Boston Red Sox starter Drew Pomeranz is still without his first win for his new club. Yet, instead of poor play, his teammate Craig Kimbrel simply outshined him.
Since recently being traded from the San Diego Padres to the Red Sox for minor league prospect Anderson Espinoza, Pomeranz has been trying to prove why Boston wanted his services. Much of social media as well as baseball experts have debated if the trade was a good one for the Padres or the Red Sox.
Considering Pomeranz was made an All-Star this year, one would think that it would be a no-brainer; however, after posting a 0-2 record, a 6.20 ERA, and a .275 opposing batting average in four starts, Red Sox Nation is still awaiting the worth that he’s supposed to bring to Boston.
At 6-foot-6, the 27-year-old lefty native of Tennessee, on paper, is an imposing figure on the mound. The Red Sox brass must have been counting on it, as they decided to take on Pomeranz’s contract of $1.35 million for this year and possibly see him in arbitration for a great deal of more money next year. Pomeranz will not be a free agent until 2019, making it in his best interest to play his heart out for a new contract that will last the next couple of seasons.
Instead, weaknesses in the Pomeranz armor are starting to show after the last four battles.
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against the Seattle Mariners, Pomeranz went six innings, allowing two earned runs on four hits, six walks, and six strikeouts. He threw 105 pitches, but only 60 of them were for strikes. When he gave up three walks in the bottom of the fourth inning, including four straight balls to Dae-Ho Lee who is hitting .143 in his last 42 at-bats, Pomeranz looked to be in some major trouble. He got out of the inning, but then he gave up a first-pitch home run to Shawn O’Malley to lead off the bottom of the fifth. Ironically, Lee stung Pomeranz again, four batters later, as he hit a single to center to cash in another run to tie the game.
It’s worth noting that, along with the strikeouts, Pomeranz did induce eight groundballs to only two flyouts, demonstrating a strategy to keep the ball down in the strike zone. Except for O’Malley’s smash over the fence. Pomeranz had the honor of serving up his changeup for O’Malley’s first home run of the season, and it was only his second home run in his three-year MLB career.
In 17 starts for the Padres, Pomeranz allowed eight home runs and posted a 2.47 ERA, yet he’s already allowed five homers in his four starts for the Red Sox. CBSSports.com reported, “The 27-year-old lefty is in uncharted territory now, as he’s pitched 122.1 innings, his highest total since 2012. He’s done a great job staying healthy to this point, but it’s questionable how much gas Pomeranz has left in the tank after throwing just 88 innings last year, 115.1 the year before, and 112.2 the year before that.”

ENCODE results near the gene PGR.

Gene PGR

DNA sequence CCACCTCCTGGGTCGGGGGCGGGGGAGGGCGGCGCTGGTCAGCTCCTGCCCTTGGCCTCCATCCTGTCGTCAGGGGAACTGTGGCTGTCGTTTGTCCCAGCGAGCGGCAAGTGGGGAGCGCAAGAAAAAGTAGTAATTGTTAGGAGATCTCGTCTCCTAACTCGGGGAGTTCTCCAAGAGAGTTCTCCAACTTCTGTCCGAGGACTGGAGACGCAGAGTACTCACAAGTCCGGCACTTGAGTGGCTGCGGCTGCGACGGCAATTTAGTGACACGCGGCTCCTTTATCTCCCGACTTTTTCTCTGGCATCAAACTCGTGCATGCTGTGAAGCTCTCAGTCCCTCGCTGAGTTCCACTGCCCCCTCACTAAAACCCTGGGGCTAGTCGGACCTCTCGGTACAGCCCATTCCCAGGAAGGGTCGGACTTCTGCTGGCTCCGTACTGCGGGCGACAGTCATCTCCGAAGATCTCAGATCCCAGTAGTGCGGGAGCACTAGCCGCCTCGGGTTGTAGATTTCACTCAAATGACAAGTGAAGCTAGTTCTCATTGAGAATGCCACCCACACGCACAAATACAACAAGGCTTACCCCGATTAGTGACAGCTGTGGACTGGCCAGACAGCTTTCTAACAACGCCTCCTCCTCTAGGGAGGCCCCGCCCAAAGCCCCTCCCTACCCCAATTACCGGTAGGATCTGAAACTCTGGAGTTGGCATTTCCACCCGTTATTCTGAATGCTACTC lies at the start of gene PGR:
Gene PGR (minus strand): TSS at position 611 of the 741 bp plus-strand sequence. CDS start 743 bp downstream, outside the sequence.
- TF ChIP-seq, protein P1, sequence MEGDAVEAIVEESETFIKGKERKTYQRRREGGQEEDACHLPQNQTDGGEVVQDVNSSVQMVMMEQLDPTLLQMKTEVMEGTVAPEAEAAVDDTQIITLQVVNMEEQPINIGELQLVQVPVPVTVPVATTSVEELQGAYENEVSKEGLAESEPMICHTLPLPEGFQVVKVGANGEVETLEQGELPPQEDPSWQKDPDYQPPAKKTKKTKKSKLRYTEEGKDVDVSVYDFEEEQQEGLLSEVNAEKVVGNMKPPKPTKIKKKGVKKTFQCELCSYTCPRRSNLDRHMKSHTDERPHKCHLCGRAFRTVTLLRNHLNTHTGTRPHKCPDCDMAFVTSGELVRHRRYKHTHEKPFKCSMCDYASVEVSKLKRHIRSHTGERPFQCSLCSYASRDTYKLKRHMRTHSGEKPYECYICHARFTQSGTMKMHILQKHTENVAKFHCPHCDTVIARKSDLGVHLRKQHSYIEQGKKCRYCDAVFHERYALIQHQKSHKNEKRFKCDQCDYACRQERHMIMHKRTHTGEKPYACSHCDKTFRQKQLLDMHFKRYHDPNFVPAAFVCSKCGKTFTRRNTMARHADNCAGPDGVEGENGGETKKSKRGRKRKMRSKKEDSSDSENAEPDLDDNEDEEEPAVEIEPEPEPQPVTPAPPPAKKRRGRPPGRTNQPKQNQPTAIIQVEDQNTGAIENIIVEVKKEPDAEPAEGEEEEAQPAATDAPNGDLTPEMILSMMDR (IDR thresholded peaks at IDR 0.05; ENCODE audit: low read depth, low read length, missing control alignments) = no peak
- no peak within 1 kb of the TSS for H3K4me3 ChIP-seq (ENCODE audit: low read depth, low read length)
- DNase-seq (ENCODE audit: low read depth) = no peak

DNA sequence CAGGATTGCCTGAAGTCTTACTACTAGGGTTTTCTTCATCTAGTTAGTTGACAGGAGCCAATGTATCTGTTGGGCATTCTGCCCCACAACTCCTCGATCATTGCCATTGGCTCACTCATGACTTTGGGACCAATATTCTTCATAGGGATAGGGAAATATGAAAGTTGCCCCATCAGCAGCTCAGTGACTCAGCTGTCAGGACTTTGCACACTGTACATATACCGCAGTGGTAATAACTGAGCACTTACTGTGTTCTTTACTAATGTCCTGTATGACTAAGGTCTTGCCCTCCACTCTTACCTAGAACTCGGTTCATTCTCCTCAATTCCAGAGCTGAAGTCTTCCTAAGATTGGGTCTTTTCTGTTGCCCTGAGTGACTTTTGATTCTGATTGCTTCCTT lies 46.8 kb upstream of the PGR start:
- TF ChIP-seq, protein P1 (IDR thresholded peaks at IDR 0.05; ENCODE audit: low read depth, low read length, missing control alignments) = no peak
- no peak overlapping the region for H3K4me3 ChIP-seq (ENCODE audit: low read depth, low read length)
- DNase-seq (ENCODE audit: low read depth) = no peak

With all of that angst in mind, Pomeranz did have a quality start. It just wasn’t enough for the win. In fact, it was just enough for a no-decision.
Kimbrel stole the pitching show last night, not necessarily because he got the win but because of what he’s looked like since his return from knee surgery.
In the bottom of the ninth inning, with two outs and the score still tied, Red Sox manager John Farrell didn’t want a replay of a couple nights ago and pulled reliever Fernando Abad from the game when Mariners’ second baseman Robinson Cano stepped up to the plate. Kimbrel entered the game, throwing two knuckle curves that, apparently, looked much harder for Cano to hit than the homer that he drilled off of Abad. Cano put the second into the ground for the out, allowing Kimbrel to get the Red Sox out of the inning unscathed.
The 10th frame was all Kimbrel. He used only 12 pitches to strike out the side, using mainly a 98-mph fastball that looked like absolute fire coming out of his hand.
After Brock Holt singled to score the go-ahead run in the top of the eleventh inning, Brad Ziegler closed out the game for his 21st save of the season; however, it was hard not talking about Kimbrel’s performance, once the game was won.
The 28-year-old flamethrower from Alabama was put on the disabled list in early July for a left knee meniscus tear that was to sideline him for three to six weeks in surgical recovery. It looked bad, and made people think that Kimbrel wouldn’t even be throwing a ball for a full month. Well, someone forgot to tell Kimbrel that, pulling his best Marvel Comics’ Wolverine impression and healed faster than one could mourn his loss. Kimbrel was put in a rehab assignment in Triple-A Pawtucket on July 30th and was activated to the big club on August 1st.
In the 2.1 innings of work since his return, Kimbrel has blanked the opposition, allowing no runs or hits on a single walk and six strikeouts.
Pin-point accuracy and scorching velocity are a deadly combination. If anyone doubted Kimbrel’s worth to the Red Sox, especially after going down with an injury, he just flipped their switches and turned the electricity on to Kimbrel’s late-night show of success. Despite having a quality night of his own, all that Pomeranz did with his no-decision and six walks was create more questions about his worth to Red Sox Nation. The strength in Kimbrel’s knee helped his arm steal the show, while Pomeranz’s arm strength is now in question, if it wasn’t already.